Book Review – Pride by Ibi Zoboi

pridePride and Prejudice gets remixed in this smart, funny, gorgeous retelling of the classic, starring all characters of color, from Ibi Zoboi, National Book Award finalist and author of American Street.

Zuri Benitez has pride. Brooklyn pride, family pride, and pride in her Afro-Latino roots. But pride might not be enough to save her rapidly gentrifying neighborhood from becoming unrecognizable.

When the wealthy Darcy family moves in across the street, Zuri wants nothing to do with their two teenage sons, even as her older sister, Janae, starts to fall for the charming Ainsley. She especially can’t stand the judgmental and arrogant Darius. Yet as Zuri and Darius are forced to find common ground, their initial dislike shifts into an unexpected understanding.

But with four wild sisters pulling her in different directions, cute boy Warren vying for her attention, and college applications hovering on the horizon, Zuri fights to find her place in Bushwick’s changing landscape, or lose it all.

In a timely update of Jane Austen’s Pride and Prejudice, critically acclaimed author Ibi Zoboi skillfully balances cultural identity, class, and gentrification against the heady magic of first love in her vibrant reimagining of this beloved classic.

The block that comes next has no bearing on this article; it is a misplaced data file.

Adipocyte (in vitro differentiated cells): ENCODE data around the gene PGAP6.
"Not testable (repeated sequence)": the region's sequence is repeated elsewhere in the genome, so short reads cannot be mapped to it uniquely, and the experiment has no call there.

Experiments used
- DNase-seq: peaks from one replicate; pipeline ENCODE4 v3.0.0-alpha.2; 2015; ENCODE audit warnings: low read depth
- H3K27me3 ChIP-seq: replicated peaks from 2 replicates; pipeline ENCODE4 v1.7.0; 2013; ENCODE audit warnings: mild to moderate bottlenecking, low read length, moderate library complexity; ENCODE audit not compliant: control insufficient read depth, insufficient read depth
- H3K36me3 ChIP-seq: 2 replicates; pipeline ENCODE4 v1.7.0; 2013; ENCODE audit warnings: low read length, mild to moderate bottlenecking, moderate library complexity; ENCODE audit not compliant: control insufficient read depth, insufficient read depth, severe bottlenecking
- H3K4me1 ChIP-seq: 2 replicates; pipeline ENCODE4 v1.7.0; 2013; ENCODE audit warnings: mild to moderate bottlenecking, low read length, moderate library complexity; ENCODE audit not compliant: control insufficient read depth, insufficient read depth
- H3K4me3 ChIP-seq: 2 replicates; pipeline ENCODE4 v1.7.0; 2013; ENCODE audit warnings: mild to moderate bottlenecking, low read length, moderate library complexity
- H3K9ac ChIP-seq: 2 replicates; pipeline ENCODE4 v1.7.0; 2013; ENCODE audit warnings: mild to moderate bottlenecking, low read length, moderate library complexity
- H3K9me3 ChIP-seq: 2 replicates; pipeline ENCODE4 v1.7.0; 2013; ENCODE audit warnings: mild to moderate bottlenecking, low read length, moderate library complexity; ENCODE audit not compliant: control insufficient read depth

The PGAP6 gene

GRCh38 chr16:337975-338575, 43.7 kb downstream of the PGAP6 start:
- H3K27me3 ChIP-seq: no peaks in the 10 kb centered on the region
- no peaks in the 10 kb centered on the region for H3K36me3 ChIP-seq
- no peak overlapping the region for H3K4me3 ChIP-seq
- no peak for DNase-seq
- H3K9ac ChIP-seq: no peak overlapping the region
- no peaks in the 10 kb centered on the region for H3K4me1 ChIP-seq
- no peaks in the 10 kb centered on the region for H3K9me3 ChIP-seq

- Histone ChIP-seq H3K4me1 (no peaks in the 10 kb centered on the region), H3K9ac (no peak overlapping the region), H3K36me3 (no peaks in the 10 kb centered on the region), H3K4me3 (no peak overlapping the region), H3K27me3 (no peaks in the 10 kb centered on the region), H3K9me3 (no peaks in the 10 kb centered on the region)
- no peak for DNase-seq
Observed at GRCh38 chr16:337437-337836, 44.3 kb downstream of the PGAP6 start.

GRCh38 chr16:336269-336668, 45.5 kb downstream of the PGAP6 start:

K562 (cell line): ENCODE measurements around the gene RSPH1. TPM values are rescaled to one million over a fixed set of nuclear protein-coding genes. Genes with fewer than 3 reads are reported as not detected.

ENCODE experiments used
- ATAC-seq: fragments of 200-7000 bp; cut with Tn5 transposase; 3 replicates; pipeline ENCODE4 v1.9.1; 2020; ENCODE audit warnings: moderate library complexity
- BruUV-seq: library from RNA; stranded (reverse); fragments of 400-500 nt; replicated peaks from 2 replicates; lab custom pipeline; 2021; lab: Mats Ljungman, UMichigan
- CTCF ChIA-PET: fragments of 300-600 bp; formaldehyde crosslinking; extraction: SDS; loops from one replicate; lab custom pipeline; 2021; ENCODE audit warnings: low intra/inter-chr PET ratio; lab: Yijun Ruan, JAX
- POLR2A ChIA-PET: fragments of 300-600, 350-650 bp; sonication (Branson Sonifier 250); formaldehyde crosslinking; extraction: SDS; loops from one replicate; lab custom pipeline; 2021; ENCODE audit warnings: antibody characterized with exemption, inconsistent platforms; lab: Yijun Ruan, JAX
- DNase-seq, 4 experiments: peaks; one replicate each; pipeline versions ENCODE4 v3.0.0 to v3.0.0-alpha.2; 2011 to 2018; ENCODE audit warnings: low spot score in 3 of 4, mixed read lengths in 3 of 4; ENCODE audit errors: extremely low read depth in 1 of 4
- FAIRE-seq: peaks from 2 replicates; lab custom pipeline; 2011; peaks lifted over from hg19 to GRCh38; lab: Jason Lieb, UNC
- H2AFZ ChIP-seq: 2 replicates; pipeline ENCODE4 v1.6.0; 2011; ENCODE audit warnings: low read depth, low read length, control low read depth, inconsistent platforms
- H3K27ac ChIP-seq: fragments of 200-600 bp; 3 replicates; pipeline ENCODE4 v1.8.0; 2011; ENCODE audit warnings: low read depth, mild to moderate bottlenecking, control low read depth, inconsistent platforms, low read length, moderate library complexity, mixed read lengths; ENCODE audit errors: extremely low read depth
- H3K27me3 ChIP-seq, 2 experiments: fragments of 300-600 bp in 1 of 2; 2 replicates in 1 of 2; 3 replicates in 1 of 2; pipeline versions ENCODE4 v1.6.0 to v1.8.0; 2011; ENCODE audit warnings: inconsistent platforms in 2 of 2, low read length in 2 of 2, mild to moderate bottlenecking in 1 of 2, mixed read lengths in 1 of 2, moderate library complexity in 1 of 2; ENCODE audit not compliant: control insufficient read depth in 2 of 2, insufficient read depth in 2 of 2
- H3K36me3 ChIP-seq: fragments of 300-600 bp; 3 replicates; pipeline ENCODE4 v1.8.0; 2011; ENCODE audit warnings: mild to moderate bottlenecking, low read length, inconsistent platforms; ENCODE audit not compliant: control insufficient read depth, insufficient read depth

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My rating: Cyan-Full starCyan-Full starCyan-Full starCyan-Full starNo-Star

I really enjoyed Pride, and it was everything I thought a modern day own voices retelling of Pride and Prejudice should be. That said… I’ve not actually read P&P. *hides* 🙈 I’ve read the zombies one, does that count?? 😂😂

So now I’ve been open about my shameful confession, I shall move on!

Zuri is a fiercely awesome main character. Far from perfect, but protective and all about her family in a way that rang true for me. And her poetry was gorgeous, and that’s coming from someone who’s not into poetry at all. Ibi Zoboi is a wordsmith and a half. 💙

The Benitez sisters were fab, their whole family seemed so real, as did Madringa. I have never visited a neighbourhood like theirs, but it felt like I was there on every page. I’m a white Brit, so I can’t really compare to anything, but it felt like it should, given its being described by someone who loves their home. And the sense of community was lovely.

I have to say that I felt the Darcy brothers, and their family, fell a little flat for me. But compared to Zuri literally shining off the page, perhaps anyone would!

A thoroughly enjoyable read.

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Buy Pride from Amazon UK (affiliate link)

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